Written in

This fortnight, Scotland’s vibrant literary scene takes a leap forward with the launch of underground litmag Rebel Inc. in book form at the launch of Reading Lights, Glasgow’s new book festival. Below, Rebel Inc. founder Kevin Williamson and author Alan Warner tell Deirdre Molloy their story, while opposite we publish an exclusive extract by Irvine Welsh from the imprint’s debut book, Children Of Albion Rovers.

rom his office in Edinburgh, Albion Rovers coach Kevinacchio Vilhelmsonya insists his team are in good shape: fitness by years of substantial training. as he puts it.

But who is this continental-style coach when he’s at home? None other than Kevin Williamson, 34-year-old founder of Rebel Inc., the notorious Edinburgh-based literary magazine that first unleashed the likes of Irvine Welsh onto an unsuspecting public, and fused club culture with the city’s underground writing scene via its legendary pre-club events.

Born in Thurso, but resident in the capital for some sixteen years, Williamson is now branching out into book publishing as editor of the Rebel lnc. imprint, a subsidiary of Edinburgh’s Canongate Books. This month Rebel lnc. launches its first three titles at Reading Lights. a new book festival to be held


‘Bodies honed to the very peak of


Kevin Williamson: on the march with his army oi writers

in Glasgow this month.

Spearheading the troika is Children Of A lbion Rovers. 21 collection of novellas by six Scottish writers. Alongside well-kcnt players like lrvine Welsh (goalie), Alan Warner (defender) and Gordon Leggc (midfielder). Williamson is bringing lesser-spotted names onto the Albion Rovers team. ‘lrvine and Alan have done it,’ he says. ‘They’re successful writers now, but for me the beauty ofthis book was getting the other four writers, in particular Paul Reekie and Laura Hird.’ James Meek, who left his native Edinburgh in l992 to become The Guardian’s Moscow correspondent. completes the line-up.

For sheer professionalism. lrvine Welsh’s The Rosewe/l Incident a bizarre tale of alien youth and Hibs casuals pooling their swedging skills to become planet Earth’s top boys is equalled by Warner, Legge, and Reekie‘s contributions. So morale is high, but are they fit. like?

Ahem. news reaches us that the coach and his

defender have been out on the randan. ‘I haven’t read Albion Rovers,‘ slurs Alan Warner, half man, half Guinness residue. ‘1 had a proof copy but I got drunk with Kevin and I lost it.’ (That’ll be the training Williamson is talking about.)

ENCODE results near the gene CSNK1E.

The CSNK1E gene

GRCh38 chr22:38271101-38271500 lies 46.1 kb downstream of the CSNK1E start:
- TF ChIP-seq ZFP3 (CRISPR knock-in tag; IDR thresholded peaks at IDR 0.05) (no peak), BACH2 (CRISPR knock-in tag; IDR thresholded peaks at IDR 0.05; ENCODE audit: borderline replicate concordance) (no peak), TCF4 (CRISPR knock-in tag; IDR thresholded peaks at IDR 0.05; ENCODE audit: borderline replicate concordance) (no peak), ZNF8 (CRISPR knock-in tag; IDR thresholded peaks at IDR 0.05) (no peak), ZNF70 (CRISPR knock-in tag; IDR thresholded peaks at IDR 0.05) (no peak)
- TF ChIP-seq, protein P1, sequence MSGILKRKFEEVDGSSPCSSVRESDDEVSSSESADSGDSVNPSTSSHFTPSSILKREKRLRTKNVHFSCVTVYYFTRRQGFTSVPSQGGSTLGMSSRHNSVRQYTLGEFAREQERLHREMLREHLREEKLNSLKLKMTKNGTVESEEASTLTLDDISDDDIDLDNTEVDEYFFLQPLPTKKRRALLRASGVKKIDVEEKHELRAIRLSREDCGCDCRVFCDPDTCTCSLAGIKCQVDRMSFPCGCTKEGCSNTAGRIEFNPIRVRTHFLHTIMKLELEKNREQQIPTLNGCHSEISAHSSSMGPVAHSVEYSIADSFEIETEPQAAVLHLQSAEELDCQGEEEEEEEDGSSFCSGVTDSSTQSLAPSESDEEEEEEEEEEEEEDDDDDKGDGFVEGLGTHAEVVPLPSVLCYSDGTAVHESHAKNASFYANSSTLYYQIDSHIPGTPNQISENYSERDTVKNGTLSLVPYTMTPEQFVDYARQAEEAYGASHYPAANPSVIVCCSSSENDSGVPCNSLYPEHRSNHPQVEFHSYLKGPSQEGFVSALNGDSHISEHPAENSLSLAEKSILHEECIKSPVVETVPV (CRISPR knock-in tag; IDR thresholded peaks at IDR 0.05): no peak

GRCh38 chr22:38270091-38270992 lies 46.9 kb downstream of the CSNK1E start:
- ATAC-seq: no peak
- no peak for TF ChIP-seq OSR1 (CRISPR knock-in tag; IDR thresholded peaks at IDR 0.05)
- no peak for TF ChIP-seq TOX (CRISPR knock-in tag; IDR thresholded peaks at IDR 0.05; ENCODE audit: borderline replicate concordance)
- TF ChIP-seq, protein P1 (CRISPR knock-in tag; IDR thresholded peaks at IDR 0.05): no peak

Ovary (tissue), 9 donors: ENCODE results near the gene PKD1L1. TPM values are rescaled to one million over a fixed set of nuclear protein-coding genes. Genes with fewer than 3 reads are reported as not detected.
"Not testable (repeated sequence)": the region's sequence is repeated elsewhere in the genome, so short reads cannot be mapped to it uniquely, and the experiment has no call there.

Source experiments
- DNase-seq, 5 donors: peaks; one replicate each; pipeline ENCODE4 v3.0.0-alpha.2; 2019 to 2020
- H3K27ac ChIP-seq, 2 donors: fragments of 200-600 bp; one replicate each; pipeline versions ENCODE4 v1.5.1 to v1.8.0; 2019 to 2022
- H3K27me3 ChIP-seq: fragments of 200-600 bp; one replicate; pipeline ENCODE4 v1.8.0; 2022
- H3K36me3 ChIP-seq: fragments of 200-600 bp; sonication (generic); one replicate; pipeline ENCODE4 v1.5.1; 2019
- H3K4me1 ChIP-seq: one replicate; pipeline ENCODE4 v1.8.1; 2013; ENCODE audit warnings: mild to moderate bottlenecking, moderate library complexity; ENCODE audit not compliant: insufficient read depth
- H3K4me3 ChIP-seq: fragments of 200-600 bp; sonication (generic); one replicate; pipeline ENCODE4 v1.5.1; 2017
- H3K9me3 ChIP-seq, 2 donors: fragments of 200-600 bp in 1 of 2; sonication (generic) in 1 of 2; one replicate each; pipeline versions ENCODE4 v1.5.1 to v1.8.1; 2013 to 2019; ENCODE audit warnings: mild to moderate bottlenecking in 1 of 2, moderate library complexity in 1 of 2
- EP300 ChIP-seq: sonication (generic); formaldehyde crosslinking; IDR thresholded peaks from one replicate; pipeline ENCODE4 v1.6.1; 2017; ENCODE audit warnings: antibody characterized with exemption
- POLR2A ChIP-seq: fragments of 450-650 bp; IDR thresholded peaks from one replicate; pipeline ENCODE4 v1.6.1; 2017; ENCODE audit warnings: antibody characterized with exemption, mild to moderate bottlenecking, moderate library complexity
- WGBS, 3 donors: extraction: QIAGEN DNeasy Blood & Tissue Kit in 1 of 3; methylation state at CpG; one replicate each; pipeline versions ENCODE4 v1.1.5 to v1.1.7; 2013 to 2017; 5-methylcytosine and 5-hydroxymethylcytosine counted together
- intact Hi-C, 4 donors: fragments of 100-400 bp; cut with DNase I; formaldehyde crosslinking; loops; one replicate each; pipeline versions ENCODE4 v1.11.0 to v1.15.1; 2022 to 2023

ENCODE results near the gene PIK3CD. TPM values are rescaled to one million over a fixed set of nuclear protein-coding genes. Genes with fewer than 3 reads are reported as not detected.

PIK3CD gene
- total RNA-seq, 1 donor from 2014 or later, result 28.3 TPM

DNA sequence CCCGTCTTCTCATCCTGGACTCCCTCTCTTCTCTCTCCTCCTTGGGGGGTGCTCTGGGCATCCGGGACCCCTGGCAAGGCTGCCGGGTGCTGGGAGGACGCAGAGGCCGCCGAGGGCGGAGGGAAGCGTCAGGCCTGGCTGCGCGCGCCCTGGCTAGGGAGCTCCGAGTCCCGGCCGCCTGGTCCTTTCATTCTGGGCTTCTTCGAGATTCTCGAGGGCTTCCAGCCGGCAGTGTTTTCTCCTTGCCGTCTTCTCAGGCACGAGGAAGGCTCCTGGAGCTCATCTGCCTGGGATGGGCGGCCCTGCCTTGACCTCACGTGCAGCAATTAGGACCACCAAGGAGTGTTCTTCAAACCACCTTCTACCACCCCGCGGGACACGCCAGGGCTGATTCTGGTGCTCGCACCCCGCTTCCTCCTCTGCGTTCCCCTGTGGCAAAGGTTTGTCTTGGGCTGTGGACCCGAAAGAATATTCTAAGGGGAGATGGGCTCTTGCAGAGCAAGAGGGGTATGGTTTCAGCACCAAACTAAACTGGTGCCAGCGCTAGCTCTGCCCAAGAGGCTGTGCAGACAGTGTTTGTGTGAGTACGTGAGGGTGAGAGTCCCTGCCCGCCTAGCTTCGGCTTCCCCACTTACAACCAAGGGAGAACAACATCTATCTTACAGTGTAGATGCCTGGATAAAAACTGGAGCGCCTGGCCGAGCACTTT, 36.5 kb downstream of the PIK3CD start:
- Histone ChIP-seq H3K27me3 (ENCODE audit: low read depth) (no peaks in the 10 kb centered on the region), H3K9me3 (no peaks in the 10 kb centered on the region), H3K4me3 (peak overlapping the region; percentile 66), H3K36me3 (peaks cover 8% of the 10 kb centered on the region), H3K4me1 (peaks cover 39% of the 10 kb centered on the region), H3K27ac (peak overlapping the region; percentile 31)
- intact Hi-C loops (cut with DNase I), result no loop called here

‘I think as team managers go, I’m more likely to get the sack for not producing the results,’ Williamson jokes, smoothing over his dcfender’s gaffe.

Warner’s tale After The Vision is taken from The Far Places. an unpublished novel he wrote in 1991. ‘lt’s a piece about burning people, and that’s always going to go down well in thisjolly land of ours,’ he says. cackling insanely. Then the author grows misty-eyed, recalling the team’s early days at Rebel lnc. nights, circa 1993.

‘Every time you bought a bottle of Becks you got a raffle ticket, so my table was bound to win the raffle, man. And of course the prizes were contraband. Once I won a porno video and when I got home, smashed out of my face with this video. my [now] ex-girlfriend goes, “Where the fuck have you been? Look at the time, look at the state of you!” I said: “I’ve been at a poetry

‘We did a lot of weird and wonderful things at the beginning, some of which involved total na’ivety on my part. Kevin Williamson

reading.” And it was true.’

Williamson concurs on this subject. ‘We did a lot of weird and wonderful things at the beginning. some of which involved total na'ivety on my part. We tried to get Norman McCaig to stand on a soap box and read as part of a Rebel lnc. platform in Princes Street Gardens, but he said. “Oh no, I don’t do soap boxes.”

Such events have tailed off since I994, but Williamson and his followers are regulars at the

Yellow Cafe nights, orchestrated by poet